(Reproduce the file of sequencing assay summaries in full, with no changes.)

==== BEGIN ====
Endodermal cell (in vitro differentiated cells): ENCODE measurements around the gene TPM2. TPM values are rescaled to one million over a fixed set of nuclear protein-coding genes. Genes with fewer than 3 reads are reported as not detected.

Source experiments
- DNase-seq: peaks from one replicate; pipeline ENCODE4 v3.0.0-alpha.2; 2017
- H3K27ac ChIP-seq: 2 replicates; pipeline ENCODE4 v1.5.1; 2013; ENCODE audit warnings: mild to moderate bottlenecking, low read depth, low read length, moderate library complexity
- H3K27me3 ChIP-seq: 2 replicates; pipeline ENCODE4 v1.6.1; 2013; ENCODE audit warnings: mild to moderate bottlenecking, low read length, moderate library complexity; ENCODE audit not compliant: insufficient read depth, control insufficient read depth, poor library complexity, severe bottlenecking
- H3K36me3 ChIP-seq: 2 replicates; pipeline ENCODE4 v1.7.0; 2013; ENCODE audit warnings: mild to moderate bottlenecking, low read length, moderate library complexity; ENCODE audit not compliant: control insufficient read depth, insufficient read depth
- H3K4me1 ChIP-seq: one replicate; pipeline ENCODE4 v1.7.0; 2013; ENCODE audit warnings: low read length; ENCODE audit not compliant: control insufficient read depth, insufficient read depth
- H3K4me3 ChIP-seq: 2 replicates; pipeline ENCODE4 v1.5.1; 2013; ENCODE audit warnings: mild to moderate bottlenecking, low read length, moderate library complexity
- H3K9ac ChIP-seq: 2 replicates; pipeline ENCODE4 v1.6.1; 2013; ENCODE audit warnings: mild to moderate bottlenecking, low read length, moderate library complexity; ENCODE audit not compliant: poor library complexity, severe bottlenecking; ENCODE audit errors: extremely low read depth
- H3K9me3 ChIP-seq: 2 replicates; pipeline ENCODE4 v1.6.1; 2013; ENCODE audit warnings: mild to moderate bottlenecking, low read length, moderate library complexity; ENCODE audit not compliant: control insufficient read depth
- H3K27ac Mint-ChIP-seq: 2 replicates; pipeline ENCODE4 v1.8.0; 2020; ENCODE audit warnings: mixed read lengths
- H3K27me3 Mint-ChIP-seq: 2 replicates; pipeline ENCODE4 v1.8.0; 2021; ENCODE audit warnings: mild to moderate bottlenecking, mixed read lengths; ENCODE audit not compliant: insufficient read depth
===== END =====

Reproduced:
Endodermal cell (in vitro differentiated cells): ENCODE measurements around the gene TPM2. TPM values are rescaled to one million over a fixed set of nuclear protein-coding genes. Genes with fewer than 3 reads are reported as not detected.

Source experiments
- DNase-seq: peaks from one replicate; pipeline ENCODE4 v3.0.0-alpha.2; 2017
- H3K27ac ChIP-seq: 2 replicates; pipeline ENCODE4 v1.5.1; 2013; ENCODE audit warnings: mild to moderate bottlenecking, low read depth, low read length, moderate library complexity
- H3K27me3 ChIP-seq: 2 replicates; pipeline ENCODE4 v1.6.1; 2013; ENCODE audit warnings: mild to moderate bottlenecking, low read length, moderate library complexity; ENCODE audit not compliant: insufficient read depth, control insufficient read depth, poor library complexity, severe bottlenecking
- H3K36me3 ChIP-seq: 2 replicates; pipeline ENCODE4 v1.7.0; 2013; ENCODE audit warnings: mild to moderate bottlenecking, low read length, moderate library complexity; ENCODE audit not compliant: control insufficient read depth, insufficient read depth
- H3K4me1 ChIP-seq: one replicate; pipeline ENCODE4 v1.7.0; 2013; ENCODE audit warnings: low read length; ENCODE audit not compliant: control insufficient read depth, insufficient read depth
- H3K4me3 ChIP-seq: 2 replicates; pipeline ENCODE4 v1.5.1; 2013; ENCODE audit warnings: mild to moderate bottlenecking, low read length, moderate library complexity
- H3K9ac ChIP-seq: 2 replicates; pipeline ENCODE4 v1.6.1; 2013; ENCODE audit warnings: mild to moderate bottlenecking, low read length, moderate library complexity; ENCODE audit not compliant: poor library complexity, severe bottlenecking; ENCODE audit errors: extremely low read depth
- H3K9me3 ChIP-seq: 2 replicates; pipeline ENCODE4 v1.6.1; 2013; ENCODE audit warnings: mild to moderate bottlenecking, low read length, moderate library complexity; ENCODE audit not compliant: control insufficient read depth
- H3K27ac Mint-ChIP-seq: 2 replicates; pipeline ENCODE4 v1.8.0; 2020; ENCODE audit warnings: mixed read lengths
- H3K27me3 Mint-ChIP-seq: 2 replicates; pipeline ENCODE4 v1.8.0; 2021; ENCODE audit warnings: mild to moderate bottlenecking, mixed read lengths; ENCODE audit not compliant: insufficient read depth